Have you ever loved a tree, just watched it blossom and held your breath?
When we moved into our home twelve years ago, a scrappy tree stood half way up the garden. It was bare and about fifteen feet tall, with straggly twiggy branches, but beautiful glossy bark. I had no idea what it was until the following spring, when from behind the two rhododendrons, the most beautiful acid yellow blossoms suddenly bloomed, gorgeous golden chains hung from the branches, and brightened my garden.
I’d seen laburnums before, and never been very keen on them, but this one blew me away. It was beautiful, a lovely shape, and the colour accentuated the purple and lilac rhododendrons perfectly. I was sold.
The children climbed it in autumn, hung rope from a branch in the summer to swing on, and we hung homemade insect houses from it too. I was never worried about the toxicity of the tree, well aware of its poisonous nature; all parts are poisonous if ingested. There are other toxic plants in my garden and I’ve always taught my children to respect nature and enjoy its beauty rather than chop down something beautiful due to fear.
There was never a more pleasing sight in my garden than the week the laburnum blossomed. I’d watch for it, watch the buds appear, and wait patiently for the day when a glance out of the window would take my breath away.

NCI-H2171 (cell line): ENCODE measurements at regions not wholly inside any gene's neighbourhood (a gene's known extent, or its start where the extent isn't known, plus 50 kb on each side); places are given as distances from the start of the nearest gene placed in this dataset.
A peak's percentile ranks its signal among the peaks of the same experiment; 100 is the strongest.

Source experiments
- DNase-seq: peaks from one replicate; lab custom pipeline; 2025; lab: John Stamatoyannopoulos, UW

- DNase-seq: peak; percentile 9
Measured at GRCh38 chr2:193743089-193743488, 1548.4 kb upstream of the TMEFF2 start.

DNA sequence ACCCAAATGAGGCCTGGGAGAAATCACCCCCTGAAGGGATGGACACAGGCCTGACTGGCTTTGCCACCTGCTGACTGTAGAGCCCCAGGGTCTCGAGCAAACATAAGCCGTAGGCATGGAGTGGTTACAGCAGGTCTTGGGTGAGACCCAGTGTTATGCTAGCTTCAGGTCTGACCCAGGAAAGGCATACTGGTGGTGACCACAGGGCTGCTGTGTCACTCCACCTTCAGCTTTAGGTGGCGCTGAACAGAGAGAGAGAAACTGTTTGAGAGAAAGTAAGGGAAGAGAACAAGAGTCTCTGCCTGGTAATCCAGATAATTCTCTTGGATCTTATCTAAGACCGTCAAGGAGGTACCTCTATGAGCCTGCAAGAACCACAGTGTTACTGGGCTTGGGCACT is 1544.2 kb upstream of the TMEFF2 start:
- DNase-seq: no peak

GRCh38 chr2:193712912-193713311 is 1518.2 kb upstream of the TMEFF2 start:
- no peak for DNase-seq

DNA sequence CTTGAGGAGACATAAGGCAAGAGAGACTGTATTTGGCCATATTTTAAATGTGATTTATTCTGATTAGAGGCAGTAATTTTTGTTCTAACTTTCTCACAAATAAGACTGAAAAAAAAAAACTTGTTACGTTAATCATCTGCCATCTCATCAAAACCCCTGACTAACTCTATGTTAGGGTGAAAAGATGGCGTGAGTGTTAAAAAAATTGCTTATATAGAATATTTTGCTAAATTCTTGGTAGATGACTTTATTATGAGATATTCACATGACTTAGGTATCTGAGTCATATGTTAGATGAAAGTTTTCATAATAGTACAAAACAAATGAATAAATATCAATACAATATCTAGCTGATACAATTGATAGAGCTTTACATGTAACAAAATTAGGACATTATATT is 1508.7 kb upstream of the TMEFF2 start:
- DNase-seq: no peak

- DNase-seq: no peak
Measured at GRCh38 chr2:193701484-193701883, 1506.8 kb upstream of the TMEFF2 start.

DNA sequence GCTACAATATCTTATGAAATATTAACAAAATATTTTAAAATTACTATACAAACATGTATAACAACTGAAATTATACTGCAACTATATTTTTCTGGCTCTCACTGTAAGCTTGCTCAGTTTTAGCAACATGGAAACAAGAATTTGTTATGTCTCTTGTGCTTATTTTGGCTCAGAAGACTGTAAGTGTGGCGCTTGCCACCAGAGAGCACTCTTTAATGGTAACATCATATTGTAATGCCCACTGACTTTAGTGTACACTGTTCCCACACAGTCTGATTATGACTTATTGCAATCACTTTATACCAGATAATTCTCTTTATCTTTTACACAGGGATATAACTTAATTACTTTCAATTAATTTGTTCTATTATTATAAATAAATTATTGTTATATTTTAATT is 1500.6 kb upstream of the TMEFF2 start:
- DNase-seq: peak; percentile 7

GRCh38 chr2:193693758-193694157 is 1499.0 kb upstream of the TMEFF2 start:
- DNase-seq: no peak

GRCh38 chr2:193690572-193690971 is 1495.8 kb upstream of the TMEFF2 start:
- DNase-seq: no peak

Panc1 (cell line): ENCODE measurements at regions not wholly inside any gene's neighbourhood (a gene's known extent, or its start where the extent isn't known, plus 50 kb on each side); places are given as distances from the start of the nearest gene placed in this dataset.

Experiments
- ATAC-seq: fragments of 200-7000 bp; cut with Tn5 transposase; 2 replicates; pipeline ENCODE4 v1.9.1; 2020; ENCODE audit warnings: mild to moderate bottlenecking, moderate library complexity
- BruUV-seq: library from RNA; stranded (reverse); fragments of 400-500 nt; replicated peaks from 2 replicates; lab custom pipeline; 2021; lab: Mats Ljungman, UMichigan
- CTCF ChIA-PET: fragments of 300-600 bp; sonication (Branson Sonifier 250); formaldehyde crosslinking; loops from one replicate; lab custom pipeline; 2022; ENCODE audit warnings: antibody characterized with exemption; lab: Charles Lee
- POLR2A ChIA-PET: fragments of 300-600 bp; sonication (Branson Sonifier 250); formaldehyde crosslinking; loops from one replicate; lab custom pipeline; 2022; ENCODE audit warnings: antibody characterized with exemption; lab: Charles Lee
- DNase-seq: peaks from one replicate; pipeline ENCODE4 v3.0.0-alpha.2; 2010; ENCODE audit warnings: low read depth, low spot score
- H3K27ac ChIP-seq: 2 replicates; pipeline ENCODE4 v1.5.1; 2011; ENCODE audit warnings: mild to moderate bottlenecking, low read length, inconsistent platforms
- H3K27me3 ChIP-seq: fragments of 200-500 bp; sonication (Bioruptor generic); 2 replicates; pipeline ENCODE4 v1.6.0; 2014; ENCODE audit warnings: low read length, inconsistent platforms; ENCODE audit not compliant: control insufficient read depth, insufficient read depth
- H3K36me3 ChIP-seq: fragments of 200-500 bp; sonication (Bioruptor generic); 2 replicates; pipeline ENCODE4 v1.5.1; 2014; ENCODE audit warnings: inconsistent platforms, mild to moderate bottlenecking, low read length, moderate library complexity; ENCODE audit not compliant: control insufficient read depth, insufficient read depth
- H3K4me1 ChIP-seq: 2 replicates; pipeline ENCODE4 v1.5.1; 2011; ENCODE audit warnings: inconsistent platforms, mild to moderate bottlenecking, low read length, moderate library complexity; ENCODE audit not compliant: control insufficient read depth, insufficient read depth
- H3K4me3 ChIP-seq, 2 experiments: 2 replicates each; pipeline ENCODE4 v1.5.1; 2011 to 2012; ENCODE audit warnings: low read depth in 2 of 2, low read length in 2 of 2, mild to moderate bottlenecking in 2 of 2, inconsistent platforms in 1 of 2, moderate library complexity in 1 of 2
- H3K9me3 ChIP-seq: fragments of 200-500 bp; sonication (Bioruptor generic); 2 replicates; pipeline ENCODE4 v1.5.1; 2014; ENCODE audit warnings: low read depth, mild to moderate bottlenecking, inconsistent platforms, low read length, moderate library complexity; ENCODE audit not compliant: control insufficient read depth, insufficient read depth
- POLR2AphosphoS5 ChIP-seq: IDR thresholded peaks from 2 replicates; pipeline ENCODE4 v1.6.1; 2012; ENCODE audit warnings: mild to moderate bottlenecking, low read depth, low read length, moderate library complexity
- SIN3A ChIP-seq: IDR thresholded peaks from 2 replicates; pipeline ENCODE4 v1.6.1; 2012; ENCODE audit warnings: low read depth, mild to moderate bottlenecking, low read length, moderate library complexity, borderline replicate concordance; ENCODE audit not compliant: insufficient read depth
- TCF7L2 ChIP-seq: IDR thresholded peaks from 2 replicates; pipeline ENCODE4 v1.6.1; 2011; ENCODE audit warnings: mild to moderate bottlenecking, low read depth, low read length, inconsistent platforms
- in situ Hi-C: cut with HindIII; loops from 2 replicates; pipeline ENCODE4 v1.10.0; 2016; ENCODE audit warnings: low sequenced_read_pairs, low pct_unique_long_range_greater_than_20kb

I adore trees, of all varieties, and we have a couple of apple trees (Discovery and Worcester), an Abies Koreana (with wonderful purple/black cones), a replanted Christmas tree, a couple of small ornamental firs and the laburnum. I can’t take credit for the laburnum. The previous owner chose it to accompany the rhododendrons, and it was an inspired choice. As it turns out the positioning would be its literal downfall, but inspired all the same.
I’d love to plant many trees, but a 30 x 90 foot garden can only take so many and the garden rises in a very steep slope.
It was a very sad day, when three weeks ago I wandered into my daughters’ bedroom, stared out of the window and bit back tears. The high winds of the previous two days had uprooted the tree. Now the twenty-five foot tree lay across my garden, swathed in lemon yellow, and I could only stand and stare.
The loss of a tree might seem small, even unimportant, but it’s still a loss. I recall the hurricane of 1987, when I was fifteen and in Hove. Our local park lost two thirds of its trees and I remember that Seven Oaks lost six of its oaks. A loss of even one tree still hits me.
Trees inspire me and feature heavily in my writing, particularly in ‘Beneath the Old Oak’, where Meg finds solace beneath her tree. Losing my tree was tough. The horizon in my garden will never look the same. Next year, I’ll glance out of the window and something will be missing.
My garden has currently acquired the appearance of a meadow, due to hubby’s long work hours, my writing and bad back, so I don’t know if we’ll replace the laburnum. The whole garden is waiting for an overhaul…so we’ll just have to wait and see…
Have you ever lost an important tree or plant, how did you overcome the loss?